winter season the daily entry limits and operational requirements for 
snowmobiles and snowcoaches adopted by the 2009 interim plan, which had 
been in effect for the prior two winter seasons.
    On July 5, 2011, the NPS published a proposed long-term rule to 
implement the preferred alternative identified in the Draft 
Environmental Impact Statement (DEIS) (76 FR 39048). Under that 
alternative, the NPS proposed providing four different use-level 
combinations for snowmobiles and snowcoaches, which would vary 
according to a seasonal schedule. The NPS had intended to issue a 
record of decision and finalize a long-term rule for Yellowstone winter 
use by December 2011. However, some of the more than 59,000 public 
comments received on the DEIS raised reasonable questions as to long-
term management strategies and environmental impacts, and the NPS 
decided to delay implementation of a long-term rule in order to prepare 
a Supplemental Environmental Impact Statement (SEIS) further analyzing 
the impacts of winter use under various long-term management options.
    Accordingly, in its December 2011 Record of Decision (ROD) (76 FR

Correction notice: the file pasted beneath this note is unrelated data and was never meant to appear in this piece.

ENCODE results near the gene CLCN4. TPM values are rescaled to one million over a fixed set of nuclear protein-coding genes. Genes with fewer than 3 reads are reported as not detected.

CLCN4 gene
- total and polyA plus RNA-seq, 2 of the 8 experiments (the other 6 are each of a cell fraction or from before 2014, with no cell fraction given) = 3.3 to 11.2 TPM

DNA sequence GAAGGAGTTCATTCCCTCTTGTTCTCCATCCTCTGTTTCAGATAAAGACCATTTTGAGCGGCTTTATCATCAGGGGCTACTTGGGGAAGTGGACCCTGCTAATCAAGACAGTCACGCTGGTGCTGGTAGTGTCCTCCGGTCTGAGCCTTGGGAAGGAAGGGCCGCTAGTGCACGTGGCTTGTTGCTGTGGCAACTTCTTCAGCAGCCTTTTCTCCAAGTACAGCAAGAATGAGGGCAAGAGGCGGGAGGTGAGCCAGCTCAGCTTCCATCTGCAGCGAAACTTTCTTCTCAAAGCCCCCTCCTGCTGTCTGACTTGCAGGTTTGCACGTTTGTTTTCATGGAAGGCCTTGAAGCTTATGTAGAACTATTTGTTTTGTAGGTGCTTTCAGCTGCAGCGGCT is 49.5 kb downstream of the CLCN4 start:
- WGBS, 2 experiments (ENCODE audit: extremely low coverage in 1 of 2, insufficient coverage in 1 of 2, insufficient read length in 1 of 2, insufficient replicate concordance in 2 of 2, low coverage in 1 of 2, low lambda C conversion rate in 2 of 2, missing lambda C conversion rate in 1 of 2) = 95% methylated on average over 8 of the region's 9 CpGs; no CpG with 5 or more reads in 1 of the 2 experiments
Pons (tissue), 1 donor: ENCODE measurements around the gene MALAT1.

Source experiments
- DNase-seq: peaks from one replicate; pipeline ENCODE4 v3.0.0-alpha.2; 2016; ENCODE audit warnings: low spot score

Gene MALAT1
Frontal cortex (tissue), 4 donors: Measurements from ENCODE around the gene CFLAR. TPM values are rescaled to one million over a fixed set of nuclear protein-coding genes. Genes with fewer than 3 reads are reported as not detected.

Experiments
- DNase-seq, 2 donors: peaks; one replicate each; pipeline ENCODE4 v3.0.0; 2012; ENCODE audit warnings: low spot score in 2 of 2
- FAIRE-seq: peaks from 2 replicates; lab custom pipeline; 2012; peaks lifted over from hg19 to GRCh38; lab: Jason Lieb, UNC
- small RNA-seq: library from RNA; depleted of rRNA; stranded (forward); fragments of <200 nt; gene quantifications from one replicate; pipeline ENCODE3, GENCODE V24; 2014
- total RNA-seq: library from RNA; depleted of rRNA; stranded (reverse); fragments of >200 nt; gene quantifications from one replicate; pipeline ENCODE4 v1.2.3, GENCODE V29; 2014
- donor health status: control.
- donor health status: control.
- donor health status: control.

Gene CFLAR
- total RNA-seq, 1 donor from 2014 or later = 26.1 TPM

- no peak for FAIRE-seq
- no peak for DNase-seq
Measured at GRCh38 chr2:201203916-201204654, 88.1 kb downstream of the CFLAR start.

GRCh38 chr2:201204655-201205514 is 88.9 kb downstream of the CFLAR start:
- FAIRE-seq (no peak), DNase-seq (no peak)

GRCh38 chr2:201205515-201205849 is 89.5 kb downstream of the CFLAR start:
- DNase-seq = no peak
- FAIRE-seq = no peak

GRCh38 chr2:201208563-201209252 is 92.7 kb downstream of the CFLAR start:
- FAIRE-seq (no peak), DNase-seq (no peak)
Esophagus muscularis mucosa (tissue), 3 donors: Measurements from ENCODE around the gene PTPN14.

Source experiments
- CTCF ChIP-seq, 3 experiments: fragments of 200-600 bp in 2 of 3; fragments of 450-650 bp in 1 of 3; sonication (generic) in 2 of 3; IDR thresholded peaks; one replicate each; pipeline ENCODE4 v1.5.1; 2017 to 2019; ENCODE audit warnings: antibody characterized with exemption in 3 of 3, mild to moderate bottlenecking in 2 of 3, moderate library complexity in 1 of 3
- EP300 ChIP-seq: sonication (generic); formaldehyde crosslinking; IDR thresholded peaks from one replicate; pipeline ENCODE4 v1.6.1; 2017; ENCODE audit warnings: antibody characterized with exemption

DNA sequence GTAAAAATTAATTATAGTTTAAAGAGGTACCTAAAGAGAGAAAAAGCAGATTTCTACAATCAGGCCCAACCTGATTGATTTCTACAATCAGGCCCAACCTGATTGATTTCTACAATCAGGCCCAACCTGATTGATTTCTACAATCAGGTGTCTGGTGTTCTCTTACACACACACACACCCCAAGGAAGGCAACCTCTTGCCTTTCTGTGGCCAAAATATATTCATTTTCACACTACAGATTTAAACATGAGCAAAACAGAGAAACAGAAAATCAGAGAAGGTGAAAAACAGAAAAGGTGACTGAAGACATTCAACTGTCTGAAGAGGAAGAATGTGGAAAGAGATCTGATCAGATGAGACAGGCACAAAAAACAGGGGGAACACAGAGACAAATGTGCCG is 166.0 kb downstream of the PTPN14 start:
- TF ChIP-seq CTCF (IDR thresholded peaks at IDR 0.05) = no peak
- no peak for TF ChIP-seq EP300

77249), the NPS announced its decision to select and implement 
Alternative 8 in the Final Environmental Impact Statement (FEIS). 
Alternative 8 extended for one additional winter season--the 2011-2012 
season--the daily entry limits and operating requirements of the 2009 
rule, which allowed up to 318 commercially guided, best available 
technology snowmobiles and 78 commercially guided snowcoaches in the 
park per day, as well as authorizing a variety of non-motorized uses. 
The DEIS and FEIS contained and analyzed an alternative--identified as 
Alternative 2--implementing those limits and operating requirements 
indefinitely into the future. On December 12, 2011, the NPS published a 
final rule to implement Alternative 8 (76 FR 77131). The NPS believed 
that the additional time afforded by a new one-season rule would allow 
it to complete the SEIS, decide on a long-term plan for managing winter 
use, and promulgate a new long-term rule before the beginning of the 
2012-2013 winter season.
    On June 29, 2012, the NPS released the Draft SEIS and published a 
Notice of Availability in the Federal Register (77 FR 38824). Public 
comment on the Draft SEIS closed on August 20, 2012. The response from 
the public and stakeholders has been robust. A majority of the 
substantive comments have addressed the proposal in the Draft SEIS's 
preferred alternative to manage snowmobiles and snowcoaches by a new 
concept known as ``transportation events.'' Numerous commenters have 
requested additional time to consider this new management concept and 
to respond substantively to it. Accordingly, the NPS has decided to 
reopen public comment on the Draft SEIS for an additional 30 days. 
Mindful of the short amount of time left before the December 15, 2012,